Popular annual exhibition of Turner water colours at NGI

Popular annual exhibition of Turner water colours at NGI Edinburgh from below Arthur’s Seat, JMW Turner, 1801.

There is still time to catch the annual showing of the Henry Vaughan Bequest of Turner watercolours at the National Gallery of Ireland before it closes at the end of the month. It is in the Print Gallery, reached from Clare Street, and is free with no booking needed.

The Henry Vaughan Bequest is a free annual display of light-filled Turner watercolours, bequeathed by English collector Henry Vaughan in 1900. This year’s selection will include the 31 Vaughan Bequest works, and five additional Turner watercolours, alongside eight of the artist’s much-loved Liber Studiorum prints.

These often very delicate images are shown in carefully controlled conditions, but they are truly remarkable. They show scenes in many countries captured in the swiftest and most impressionist brush strokes, moments of calm contrasting with storm and wave.

Ostend Harbour, c. 1840.

These works were most often the basis of later paintings, but also of engraving for travel and topographical works in those “scenes of our own and other nations” sort of titles. They were used so often that we will all have seen them used as illustrations without knowing we are looking at a Turner image.

The earliest of the images here, Edinburgh from below Arthur’s Seat might be called a very “Celtic” scene, captures well the often sodden air around the Scottish capital. It is in contrast to the two scenes from forty years later, The Harbour at Ostend and The Doge’s Palace, Venice which are brilliant with light and sea mist in contrast.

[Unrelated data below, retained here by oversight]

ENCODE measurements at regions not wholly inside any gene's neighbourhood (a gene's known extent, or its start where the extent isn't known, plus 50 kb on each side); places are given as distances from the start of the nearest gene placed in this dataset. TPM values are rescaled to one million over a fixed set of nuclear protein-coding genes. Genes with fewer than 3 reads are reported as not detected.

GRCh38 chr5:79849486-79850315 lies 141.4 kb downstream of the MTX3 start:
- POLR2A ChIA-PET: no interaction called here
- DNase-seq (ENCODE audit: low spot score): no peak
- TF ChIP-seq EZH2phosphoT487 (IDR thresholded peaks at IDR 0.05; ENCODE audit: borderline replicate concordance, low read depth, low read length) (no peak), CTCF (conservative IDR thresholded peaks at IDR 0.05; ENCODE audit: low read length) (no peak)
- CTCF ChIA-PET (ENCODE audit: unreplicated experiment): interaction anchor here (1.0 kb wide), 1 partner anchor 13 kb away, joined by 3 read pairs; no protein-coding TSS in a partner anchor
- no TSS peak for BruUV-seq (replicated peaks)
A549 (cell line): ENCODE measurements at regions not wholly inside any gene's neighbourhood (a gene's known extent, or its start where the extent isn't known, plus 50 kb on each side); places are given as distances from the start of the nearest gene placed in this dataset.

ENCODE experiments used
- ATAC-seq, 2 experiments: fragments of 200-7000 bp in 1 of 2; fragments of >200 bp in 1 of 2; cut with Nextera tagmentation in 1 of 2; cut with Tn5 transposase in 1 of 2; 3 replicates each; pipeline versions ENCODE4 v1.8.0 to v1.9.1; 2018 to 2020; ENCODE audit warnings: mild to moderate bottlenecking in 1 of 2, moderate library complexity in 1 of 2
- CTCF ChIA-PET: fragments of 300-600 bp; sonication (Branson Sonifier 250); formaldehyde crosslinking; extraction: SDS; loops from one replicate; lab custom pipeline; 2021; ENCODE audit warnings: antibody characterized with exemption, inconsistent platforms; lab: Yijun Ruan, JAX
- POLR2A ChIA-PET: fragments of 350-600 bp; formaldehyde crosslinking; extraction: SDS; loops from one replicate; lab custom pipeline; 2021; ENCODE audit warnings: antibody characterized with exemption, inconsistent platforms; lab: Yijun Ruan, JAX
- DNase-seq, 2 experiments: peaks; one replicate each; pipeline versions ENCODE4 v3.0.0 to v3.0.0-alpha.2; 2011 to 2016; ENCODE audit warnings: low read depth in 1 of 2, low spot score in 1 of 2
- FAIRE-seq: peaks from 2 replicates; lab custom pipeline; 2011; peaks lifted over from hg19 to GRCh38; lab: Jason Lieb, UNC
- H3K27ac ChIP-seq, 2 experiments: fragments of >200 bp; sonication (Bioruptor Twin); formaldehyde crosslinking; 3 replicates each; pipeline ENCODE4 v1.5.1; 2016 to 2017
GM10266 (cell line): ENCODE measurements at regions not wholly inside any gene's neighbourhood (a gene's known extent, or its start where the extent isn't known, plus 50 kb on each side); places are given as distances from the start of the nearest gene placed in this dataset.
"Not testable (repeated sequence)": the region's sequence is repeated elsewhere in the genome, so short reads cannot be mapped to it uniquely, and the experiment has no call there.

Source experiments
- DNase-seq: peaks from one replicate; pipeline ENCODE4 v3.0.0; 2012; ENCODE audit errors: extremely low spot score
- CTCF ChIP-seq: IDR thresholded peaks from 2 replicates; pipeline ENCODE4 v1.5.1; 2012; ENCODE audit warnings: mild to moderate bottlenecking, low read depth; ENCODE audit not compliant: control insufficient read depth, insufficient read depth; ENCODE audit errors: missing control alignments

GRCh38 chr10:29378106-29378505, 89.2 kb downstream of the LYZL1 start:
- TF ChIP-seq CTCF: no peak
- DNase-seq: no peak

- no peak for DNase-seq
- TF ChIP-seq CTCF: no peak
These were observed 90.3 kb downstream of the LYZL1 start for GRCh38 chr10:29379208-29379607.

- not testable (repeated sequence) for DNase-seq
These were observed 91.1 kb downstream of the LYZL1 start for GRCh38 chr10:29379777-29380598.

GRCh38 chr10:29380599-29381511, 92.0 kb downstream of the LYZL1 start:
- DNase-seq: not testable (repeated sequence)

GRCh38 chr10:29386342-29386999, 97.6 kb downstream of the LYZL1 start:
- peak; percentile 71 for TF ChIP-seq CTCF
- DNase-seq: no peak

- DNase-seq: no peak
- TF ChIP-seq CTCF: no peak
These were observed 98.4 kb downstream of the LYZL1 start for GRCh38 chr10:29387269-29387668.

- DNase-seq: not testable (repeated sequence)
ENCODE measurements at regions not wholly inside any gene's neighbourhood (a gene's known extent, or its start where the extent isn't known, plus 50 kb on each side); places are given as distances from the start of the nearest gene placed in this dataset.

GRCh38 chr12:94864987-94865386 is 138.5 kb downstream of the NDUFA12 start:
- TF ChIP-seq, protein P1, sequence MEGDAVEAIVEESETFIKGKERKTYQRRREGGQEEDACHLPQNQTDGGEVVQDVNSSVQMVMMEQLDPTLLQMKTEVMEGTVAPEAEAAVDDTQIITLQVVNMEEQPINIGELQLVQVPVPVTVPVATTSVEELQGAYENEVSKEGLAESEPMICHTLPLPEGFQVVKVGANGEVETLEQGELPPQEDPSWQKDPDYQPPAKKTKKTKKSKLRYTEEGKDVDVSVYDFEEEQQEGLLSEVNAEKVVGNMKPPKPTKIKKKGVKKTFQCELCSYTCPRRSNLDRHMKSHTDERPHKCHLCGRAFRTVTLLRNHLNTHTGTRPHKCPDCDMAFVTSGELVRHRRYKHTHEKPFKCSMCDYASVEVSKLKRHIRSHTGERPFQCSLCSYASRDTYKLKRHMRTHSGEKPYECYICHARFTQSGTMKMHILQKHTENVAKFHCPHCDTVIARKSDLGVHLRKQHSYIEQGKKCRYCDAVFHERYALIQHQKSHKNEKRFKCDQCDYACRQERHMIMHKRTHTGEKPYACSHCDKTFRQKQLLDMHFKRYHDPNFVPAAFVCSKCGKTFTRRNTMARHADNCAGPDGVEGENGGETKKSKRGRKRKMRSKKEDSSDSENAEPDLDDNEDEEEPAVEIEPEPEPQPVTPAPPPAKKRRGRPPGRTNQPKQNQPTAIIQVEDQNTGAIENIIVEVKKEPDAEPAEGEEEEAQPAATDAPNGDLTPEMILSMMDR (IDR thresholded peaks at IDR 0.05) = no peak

Water colour is often the first medium that children learn to use. It may seem easy compared with painting in oils, but the amateur has to work hard to achieve a memorable image.

The Doge’s Palace Venice, c. 1840.

Turner’s genius, by contrast, was to deftly capture the essence of a scene or landscape. I have seen these images many times in the past. But they are always a source of pleasure, which brings light to the grim of dark days of January.

Meanwhile, the full scale Turner show, “The Sun is God”, on loan from the Tate in London continues to February 6. That too is well worth seeing, though there is an admission charge and visits must be booked.

Curator: Niamh MacNally. Continues to 31 January 2023 in the Print Gallery, admission free.